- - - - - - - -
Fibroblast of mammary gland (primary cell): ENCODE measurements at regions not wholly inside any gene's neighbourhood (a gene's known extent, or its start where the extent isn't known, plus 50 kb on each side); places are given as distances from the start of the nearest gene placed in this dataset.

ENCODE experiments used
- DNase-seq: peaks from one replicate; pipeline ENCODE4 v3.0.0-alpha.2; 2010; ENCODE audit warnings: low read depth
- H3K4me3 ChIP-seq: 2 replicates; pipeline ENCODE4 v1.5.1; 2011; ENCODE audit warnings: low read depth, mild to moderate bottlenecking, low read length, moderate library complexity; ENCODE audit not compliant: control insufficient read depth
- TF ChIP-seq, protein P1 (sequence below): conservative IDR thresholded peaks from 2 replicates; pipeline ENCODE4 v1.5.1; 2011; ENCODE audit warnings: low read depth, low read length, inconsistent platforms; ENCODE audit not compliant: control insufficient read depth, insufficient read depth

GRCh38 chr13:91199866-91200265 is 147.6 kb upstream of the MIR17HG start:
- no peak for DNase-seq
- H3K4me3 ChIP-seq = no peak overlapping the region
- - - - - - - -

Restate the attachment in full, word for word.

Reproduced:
Fibroblast of mammary gland (primary cell): ENCODE measurements at regions not wholly inside any gene's neighbourhood (a gene's known extent, or its start where the extent isn't known, plus 50 kb on each side); places are given as distances from the start of the nearest gene placed in this dataset.

ENCODE experiments used
- DNase-seq: peaks from one replicate; pipeline ENCODE4 v3.0.0-alpha.2; 2010; ENCODE audit warnings: low read depth
- H3K4me3 ChIP-seq: 2 replicates; pipeline ENCODE4 v1.5.1; 2011; ENCODE audit warnings: low read depth, mild to moderate bottlenecking, low read length, moderate library complexity; ENCODE audit not compliant: control insufficient read depth
- TF ChIP-seq, protein P1 (sequence below): conservative IDR thresholded peaks from 2 replicates; pipeline ENCODE4 v1.5.1; 2011; ENCODE audit warnings: low read depth, low read length, inconsistent platforms; ENCODE audit not compliant: control insufficient read depth, insufficient read depth

GRCh38 chr13:91199866-91200265 is 147.6 kb upstream of the MIR17HG start:
- no peak for DNase-seq
- H3K4me3 ChIP-seq = no peak overlapping the region